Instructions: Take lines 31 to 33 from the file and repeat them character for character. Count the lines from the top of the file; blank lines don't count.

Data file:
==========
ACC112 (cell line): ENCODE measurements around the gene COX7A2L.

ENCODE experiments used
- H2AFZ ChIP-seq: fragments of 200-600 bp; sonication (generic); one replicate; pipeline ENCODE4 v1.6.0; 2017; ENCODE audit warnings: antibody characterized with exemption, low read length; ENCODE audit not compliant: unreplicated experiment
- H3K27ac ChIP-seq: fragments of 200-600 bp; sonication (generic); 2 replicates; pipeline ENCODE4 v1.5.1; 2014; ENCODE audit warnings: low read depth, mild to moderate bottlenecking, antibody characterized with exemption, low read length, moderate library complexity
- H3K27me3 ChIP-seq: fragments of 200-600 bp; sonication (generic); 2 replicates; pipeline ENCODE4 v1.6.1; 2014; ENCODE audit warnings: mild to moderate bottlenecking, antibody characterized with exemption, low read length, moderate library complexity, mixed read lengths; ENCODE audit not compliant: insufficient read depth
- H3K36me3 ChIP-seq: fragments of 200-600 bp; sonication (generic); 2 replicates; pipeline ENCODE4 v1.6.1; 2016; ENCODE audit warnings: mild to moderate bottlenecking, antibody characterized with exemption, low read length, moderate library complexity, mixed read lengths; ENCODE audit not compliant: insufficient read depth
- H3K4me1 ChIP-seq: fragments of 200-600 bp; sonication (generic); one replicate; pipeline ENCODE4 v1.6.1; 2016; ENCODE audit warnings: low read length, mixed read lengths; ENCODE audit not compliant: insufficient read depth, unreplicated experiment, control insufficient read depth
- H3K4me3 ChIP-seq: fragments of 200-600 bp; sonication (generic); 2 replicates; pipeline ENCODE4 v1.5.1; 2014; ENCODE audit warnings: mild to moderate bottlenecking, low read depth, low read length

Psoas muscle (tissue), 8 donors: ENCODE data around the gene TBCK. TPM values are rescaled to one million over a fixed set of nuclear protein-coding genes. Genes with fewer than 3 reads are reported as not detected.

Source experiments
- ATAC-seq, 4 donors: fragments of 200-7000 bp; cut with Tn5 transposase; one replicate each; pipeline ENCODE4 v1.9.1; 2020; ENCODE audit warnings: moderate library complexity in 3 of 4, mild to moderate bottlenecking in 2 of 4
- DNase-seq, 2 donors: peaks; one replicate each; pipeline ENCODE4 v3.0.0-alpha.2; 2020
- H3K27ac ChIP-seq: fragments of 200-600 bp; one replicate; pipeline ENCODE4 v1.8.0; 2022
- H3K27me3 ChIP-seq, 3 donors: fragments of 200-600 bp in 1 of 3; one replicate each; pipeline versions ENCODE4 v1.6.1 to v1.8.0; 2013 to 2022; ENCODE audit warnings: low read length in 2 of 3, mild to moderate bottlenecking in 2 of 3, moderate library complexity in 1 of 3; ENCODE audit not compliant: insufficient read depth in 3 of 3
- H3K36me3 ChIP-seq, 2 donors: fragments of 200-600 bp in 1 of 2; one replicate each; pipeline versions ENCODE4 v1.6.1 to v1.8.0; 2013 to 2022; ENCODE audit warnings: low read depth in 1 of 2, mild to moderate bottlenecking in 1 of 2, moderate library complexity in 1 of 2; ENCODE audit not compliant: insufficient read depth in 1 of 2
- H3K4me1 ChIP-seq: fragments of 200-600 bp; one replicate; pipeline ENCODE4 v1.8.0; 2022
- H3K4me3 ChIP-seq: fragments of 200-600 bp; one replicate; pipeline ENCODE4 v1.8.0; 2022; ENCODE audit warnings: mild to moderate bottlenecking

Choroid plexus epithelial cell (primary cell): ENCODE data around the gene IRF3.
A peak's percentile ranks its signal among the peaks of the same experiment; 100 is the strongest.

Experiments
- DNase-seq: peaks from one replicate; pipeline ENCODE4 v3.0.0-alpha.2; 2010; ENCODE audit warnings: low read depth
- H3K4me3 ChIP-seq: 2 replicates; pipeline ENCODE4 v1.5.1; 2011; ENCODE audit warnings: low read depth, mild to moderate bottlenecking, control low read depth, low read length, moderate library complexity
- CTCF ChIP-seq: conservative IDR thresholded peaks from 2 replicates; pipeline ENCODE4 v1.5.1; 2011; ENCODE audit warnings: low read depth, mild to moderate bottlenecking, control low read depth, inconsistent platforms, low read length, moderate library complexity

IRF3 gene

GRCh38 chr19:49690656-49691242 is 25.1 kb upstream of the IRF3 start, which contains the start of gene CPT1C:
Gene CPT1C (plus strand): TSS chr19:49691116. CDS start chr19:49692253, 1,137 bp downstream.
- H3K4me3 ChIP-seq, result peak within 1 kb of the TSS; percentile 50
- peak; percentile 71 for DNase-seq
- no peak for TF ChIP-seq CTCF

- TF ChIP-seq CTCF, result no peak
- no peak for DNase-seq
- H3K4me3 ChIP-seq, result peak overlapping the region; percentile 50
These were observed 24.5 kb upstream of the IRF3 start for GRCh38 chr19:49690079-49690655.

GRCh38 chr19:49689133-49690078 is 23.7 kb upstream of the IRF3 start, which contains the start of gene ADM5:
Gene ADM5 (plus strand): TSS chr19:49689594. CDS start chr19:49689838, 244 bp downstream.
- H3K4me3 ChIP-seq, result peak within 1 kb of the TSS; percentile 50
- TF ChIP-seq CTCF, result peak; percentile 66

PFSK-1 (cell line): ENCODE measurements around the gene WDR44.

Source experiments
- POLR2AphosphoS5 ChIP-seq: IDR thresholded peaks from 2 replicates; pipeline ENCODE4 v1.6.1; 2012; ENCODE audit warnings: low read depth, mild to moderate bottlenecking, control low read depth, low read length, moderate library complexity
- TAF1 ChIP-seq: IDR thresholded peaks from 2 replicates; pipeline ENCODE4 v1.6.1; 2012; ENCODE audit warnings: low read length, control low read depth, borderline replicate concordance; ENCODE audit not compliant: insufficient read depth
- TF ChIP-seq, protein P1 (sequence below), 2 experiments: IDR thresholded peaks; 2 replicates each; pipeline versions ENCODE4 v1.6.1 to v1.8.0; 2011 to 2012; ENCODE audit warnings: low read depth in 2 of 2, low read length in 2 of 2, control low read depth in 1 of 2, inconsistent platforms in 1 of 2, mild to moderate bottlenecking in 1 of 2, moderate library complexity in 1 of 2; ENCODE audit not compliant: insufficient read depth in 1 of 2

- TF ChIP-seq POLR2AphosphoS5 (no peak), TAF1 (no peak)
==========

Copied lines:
- no peak for DNase-seq
- H3K4me3 ChIP-seq, result peak overlapping the region; percentile 50
These were observed 24.5 kb upstream of the IRF3 start for GRCh38 chr19:49690079-49690655.